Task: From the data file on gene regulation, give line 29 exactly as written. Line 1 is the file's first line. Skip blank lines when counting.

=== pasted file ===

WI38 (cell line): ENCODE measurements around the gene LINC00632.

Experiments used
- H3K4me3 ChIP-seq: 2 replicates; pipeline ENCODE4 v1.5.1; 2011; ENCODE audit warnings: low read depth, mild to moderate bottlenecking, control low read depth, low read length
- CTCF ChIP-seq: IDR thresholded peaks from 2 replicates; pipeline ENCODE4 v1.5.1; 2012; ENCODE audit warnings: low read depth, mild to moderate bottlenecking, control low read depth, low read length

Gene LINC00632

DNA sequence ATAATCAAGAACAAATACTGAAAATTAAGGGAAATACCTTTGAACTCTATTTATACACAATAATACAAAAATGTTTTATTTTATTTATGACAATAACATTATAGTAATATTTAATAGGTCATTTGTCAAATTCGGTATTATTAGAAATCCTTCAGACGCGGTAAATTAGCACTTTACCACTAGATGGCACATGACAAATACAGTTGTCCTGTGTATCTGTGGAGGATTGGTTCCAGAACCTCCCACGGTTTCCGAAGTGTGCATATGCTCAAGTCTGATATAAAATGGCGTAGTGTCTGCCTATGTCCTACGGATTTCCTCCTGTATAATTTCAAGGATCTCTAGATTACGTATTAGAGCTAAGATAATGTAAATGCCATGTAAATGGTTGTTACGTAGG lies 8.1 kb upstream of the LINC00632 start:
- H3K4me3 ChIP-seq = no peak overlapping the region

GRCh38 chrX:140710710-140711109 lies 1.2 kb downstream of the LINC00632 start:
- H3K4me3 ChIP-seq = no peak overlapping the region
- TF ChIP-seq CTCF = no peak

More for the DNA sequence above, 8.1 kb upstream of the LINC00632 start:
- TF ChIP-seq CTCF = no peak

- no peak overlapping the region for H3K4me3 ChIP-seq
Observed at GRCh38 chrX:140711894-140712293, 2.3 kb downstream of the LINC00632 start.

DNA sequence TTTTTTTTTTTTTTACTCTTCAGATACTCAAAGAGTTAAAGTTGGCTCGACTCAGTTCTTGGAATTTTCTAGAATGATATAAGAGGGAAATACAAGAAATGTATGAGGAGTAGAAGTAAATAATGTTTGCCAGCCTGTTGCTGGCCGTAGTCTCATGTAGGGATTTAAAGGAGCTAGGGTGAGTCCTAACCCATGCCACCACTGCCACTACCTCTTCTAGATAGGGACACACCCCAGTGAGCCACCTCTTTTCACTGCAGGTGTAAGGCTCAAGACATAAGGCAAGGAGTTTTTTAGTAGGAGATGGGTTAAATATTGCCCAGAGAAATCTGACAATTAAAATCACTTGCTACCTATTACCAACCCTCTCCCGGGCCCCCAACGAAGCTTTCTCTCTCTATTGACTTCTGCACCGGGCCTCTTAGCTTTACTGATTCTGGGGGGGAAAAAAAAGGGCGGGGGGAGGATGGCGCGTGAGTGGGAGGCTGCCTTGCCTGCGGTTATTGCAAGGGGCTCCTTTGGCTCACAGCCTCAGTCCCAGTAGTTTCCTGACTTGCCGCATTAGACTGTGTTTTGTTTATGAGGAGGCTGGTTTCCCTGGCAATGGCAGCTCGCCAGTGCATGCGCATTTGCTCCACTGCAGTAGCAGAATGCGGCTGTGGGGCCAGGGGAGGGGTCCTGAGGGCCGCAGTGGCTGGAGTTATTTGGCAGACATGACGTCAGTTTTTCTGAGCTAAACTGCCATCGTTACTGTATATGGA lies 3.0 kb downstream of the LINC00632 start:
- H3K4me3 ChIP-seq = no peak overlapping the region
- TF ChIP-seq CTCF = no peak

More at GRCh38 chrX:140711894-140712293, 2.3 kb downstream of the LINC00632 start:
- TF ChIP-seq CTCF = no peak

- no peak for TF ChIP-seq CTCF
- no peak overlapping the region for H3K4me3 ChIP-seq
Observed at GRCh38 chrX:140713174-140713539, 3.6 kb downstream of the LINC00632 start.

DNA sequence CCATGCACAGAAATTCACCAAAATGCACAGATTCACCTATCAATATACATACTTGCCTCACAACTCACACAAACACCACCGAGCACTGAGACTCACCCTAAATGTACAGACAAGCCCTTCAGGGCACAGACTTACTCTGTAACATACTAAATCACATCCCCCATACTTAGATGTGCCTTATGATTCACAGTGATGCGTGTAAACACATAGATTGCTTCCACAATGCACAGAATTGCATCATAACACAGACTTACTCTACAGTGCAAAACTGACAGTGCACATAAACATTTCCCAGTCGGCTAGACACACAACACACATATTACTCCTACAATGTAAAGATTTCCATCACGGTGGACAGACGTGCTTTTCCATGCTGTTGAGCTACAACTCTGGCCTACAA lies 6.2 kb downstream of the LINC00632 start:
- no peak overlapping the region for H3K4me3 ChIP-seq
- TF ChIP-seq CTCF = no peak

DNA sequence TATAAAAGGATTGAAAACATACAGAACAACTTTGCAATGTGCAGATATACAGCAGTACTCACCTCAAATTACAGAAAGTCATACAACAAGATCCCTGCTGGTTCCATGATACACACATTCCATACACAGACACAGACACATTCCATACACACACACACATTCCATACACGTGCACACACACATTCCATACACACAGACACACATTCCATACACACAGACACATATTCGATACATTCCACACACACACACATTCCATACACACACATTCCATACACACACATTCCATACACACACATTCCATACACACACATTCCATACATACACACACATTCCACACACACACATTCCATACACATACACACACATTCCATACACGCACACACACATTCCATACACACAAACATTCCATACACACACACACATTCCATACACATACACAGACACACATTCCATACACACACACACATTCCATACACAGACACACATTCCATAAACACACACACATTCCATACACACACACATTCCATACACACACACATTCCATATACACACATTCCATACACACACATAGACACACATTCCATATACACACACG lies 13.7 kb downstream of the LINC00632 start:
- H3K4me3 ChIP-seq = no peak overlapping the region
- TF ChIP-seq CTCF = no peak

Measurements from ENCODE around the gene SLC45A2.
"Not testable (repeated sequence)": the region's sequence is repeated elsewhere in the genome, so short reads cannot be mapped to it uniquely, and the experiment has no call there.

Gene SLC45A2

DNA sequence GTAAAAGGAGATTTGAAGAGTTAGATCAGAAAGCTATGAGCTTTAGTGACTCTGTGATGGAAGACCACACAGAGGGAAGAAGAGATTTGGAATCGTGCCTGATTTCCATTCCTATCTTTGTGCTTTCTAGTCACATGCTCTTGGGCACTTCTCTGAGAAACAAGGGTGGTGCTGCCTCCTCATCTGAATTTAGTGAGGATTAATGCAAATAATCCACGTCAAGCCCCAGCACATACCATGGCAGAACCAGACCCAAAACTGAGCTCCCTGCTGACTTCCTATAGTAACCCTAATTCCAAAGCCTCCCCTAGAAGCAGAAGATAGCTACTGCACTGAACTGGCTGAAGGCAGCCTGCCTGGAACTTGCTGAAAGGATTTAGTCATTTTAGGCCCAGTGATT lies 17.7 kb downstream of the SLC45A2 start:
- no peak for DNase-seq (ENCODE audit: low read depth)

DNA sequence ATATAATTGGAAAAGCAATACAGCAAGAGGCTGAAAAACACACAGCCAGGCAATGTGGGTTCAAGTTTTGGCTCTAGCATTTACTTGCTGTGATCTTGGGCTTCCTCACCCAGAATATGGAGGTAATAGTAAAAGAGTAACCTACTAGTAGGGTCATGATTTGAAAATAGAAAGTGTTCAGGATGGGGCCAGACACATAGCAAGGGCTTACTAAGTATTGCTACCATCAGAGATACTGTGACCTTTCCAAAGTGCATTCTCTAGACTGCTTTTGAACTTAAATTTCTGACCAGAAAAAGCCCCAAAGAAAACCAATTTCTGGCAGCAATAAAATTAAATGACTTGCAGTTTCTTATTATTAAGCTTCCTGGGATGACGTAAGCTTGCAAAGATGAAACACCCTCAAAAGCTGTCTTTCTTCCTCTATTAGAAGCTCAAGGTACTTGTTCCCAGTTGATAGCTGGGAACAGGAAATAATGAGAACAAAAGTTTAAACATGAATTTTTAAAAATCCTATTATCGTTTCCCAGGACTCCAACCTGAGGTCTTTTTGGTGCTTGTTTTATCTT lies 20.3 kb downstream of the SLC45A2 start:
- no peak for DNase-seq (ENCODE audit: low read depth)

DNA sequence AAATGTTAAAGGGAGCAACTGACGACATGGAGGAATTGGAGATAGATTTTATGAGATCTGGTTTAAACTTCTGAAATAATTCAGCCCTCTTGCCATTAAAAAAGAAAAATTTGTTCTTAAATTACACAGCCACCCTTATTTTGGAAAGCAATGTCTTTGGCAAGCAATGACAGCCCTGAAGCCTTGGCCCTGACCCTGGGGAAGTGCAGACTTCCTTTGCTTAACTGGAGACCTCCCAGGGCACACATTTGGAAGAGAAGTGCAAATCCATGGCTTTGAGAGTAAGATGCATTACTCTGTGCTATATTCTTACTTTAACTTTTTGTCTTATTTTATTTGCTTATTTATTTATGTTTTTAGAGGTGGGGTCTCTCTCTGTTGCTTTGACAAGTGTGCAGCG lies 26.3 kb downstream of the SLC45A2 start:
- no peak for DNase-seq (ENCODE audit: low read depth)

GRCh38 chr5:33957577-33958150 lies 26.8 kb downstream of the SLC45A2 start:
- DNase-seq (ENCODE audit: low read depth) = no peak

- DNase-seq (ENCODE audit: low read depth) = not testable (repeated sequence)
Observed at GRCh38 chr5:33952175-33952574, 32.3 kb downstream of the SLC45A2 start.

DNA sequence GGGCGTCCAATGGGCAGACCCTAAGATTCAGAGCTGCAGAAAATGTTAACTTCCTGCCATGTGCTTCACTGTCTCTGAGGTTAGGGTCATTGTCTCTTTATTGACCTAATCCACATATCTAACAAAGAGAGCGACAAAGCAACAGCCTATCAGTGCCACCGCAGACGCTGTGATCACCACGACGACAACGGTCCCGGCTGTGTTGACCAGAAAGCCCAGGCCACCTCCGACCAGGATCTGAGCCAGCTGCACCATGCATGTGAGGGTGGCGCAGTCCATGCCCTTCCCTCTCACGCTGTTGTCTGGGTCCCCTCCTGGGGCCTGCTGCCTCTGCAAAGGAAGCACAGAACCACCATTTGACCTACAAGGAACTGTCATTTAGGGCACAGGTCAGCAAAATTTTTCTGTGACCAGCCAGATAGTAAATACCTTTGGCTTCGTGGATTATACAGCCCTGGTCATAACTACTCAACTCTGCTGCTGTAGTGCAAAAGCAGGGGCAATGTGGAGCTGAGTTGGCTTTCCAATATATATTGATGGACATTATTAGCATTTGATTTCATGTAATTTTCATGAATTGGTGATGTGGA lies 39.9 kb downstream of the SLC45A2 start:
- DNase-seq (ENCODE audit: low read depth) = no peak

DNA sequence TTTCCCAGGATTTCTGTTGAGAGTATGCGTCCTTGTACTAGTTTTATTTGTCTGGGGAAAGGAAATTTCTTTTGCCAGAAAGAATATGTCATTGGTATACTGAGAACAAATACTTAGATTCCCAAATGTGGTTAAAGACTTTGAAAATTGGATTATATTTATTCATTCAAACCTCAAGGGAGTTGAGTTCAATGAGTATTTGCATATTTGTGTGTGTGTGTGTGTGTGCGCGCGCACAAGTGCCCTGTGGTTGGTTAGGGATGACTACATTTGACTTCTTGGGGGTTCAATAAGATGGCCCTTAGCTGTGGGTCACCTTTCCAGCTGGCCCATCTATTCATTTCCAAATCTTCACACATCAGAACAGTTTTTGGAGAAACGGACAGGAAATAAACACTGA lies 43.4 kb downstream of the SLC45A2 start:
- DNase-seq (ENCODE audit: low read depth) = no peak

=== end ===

Measurements from ENCODE around the gene SLC45A2.